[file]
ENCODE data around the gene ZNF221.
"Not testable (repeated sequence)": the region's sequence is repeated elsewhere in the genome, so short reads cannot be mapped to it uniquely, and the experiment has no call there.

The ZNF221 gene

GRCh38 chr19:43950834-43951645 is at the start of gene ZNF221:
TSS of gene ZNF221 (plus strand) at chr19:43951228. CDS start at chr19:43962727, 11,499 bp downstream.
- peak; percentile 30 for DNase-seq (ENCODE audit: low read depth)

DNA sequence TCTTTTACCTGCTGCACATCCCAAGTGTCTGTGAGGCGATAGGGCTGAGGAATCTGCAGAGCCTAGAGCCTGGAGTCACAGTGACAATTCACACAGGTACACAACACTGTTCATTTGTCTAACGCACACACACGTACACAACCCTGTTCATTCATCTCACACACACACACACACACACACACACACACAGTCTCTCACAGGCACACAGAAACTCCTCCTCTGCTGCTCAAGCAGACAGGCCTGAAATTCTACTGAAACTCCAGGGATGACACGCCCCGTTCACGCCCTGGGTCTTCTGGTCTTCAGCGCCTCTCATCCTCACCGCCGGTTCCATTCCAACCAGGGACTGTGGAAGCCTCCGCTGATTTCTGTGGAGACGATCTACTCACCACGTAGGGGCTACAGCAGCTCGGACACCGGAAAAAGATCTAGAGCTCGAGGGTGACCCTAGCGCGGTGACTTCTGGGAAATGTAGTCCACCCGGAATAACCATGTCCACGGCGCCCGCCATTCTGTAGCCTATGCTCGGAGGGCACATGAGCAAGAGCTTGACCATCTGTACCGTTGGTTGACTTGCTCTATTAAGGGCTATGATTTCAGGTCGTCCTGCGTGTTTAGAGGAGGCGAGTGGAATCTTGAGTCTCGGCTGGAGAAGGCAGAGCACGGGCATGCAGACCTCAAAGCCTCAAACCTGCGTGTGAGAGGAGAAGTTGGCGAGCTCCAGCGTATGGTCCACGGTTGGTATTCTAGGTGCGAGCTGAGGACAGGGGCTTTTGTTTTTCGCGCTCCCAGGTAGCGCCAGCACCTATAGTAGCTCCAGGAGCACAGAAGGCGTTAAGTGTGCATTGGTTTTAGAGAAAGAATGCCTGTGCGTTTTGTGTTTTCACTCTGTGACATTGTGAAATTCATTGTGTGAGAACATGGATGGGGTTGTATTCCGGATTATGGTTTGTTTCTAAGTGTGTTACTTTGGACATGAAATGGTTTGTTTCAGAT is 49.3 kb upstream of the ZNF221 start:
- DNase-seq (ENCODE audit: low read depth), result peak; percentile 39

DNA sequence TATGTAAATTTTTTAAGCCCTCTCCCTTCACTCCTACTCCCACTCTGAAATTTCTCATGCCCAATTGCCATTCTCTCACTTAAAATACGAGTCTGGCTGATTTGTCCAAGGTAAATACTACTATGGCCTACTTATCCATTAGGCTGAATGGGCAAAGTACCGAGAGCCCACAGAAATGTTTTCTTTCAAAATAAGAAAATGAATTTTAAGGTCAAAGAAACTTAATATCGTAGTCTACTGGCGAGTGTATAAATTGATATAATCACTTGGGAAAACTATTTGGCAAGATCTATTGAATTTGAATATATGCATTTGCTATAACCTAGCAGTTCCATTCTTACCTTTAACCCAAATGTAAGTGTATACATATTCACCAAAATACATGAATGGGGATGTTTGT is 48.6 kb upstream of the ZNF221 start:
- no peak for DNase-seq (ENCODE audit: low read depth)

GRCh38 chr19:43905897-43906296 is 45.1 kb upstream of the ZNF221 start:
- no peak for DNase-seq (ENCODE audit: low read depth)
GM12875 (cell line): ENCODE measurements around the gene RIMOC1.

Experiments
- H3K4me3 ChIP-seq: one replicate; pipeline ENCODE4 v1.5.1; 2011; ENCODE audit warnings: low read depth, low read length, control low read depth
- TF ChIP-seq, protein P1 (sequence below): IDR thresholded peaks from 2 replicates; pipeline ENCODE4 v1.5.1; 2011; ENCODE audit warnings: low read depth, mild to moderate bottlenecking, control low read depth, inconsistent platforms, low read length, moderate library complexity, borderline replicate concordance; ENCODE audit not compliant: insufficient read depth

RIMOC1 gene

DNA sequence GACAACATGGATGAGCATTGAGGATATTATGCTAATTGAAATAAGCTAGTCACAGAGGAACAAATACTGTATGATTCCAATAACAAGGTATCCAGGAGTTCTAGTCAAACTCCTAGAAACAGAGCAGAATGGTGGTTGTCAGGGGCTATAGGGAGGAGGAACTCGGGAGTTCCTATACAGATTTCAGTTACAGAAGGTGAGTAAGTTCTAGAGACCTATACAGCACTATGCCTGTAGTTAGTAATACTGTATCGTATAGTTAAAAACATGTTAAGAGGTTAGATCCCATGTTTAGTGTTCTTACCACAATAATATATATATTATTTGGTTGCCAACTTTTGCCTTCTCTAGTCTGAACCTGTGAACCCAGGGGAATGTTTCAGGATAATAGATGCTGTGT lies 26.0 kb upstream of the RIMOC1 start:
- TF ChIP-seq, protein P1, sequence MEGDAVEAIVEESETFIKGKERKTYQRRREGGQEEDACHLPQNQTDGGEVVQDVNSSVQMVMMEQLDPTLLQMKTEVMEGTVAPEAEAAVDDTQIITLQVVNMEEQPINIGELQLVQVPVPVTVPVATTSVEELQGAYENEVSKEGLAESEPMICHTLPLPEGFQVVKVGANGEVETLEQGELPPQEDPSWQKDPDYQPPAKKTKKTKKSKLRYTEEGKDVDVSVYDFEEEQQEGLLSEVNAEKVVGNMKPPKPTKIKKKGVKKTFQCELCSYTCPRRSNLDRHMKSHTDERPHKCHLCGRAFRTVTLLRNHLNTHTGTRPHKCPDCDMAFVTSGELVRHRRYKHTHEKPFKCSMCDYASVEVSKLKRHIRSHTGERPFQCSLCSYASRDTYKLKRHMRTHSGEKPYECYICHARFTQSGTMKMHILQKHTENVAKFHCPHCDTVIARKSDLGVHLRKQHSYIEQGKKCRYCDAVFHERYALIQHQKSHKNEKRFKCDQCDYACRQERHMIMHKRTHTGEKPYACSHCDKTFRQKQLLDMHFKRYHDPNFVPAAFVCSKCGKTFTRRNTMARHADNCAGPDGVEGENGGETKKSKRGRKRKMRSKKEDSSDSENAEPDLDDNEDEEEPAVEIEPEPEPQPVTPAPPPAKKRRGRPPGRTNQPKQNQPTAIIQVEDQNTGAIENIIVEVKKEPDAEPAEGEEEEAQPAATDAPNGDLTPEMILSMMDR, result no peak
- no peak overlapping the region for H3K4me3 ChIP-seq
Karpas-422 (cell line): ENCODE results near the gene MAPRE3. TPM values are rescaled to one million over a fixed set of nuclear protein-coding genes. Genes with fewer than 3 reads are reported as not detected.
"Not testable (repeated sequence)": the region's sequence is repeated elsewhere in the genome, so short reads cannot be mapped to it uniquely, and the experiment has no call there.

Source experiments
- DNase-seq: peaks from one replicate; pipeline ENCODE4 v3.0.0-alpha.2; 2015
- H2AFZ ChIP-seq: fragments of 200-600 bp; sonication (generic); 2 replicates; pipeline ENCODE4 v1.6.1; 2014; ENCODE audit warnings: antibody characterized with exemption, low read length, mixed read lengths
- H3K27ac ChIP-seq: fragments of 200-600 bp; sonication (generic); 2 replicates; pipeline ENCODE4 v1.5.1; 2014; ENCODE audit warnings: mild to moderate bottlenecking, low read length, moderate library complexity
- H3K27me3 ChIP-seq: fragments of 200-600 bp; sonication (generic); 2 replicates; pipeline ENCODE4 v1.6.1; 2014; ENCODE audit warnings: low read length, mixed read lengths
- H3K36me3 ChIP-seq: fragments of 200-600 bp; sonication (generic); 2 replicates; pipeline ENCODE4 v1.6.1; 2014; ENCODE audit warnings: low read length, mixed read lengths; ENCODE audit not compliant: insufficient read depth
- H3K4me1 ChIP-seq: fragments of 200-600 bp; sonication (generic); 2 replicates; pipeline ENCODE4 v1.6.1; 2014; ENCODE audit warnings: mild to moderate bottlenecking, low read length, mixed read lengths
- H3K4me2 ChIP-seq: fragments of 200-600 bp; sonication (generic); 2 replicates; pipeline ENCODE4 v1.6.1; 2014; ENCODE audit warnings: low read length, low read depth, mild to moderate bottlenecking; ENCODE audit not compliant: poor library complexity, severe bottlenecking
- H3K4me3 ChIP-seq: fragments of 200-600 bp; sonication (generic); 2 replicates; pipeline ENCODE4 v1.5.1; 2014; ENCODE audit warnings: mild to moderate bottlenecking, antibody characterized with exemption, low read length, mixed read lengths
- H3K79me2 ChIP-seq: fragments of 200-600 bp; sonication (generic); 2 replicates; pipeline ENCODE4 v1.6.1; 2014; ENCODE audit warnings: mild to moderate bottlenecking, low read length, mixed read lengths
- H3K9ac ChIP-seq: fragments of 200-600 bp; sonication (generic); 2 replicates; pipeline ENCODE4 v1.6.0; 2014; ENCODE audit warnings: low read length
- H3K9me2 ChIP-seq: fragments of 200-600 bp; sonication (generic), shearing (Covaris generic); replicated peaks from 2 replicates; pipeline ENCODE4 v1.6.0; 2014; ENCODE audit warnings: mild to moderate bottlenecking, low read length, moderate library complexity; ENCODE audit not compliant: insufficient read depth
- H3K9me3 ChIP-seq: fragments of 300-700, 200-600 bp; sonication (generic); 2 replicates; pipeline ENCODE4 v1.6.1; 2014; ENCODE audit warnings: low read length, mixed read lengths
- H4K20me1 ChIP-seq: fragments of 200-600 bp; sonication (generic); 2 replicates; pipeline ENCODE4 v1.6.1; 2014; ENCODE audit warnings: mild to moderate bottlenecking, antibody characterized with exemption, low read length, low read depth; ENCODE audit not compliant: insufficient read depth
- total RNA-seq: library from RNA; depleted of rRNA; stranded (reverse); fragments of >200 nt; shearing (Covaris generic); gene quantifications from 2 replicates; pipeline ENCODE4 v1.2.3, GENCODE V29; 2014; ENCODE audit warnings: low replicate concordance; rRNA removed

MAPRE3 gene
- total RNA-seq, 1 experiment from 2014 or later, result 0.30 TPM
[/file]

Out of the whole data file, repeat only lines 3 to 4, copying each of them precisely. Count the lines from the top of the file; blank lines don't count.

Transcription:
The ZNF221 gene

GRCh38 chr19:43950834-43951645 is at the start of gene ZNF221: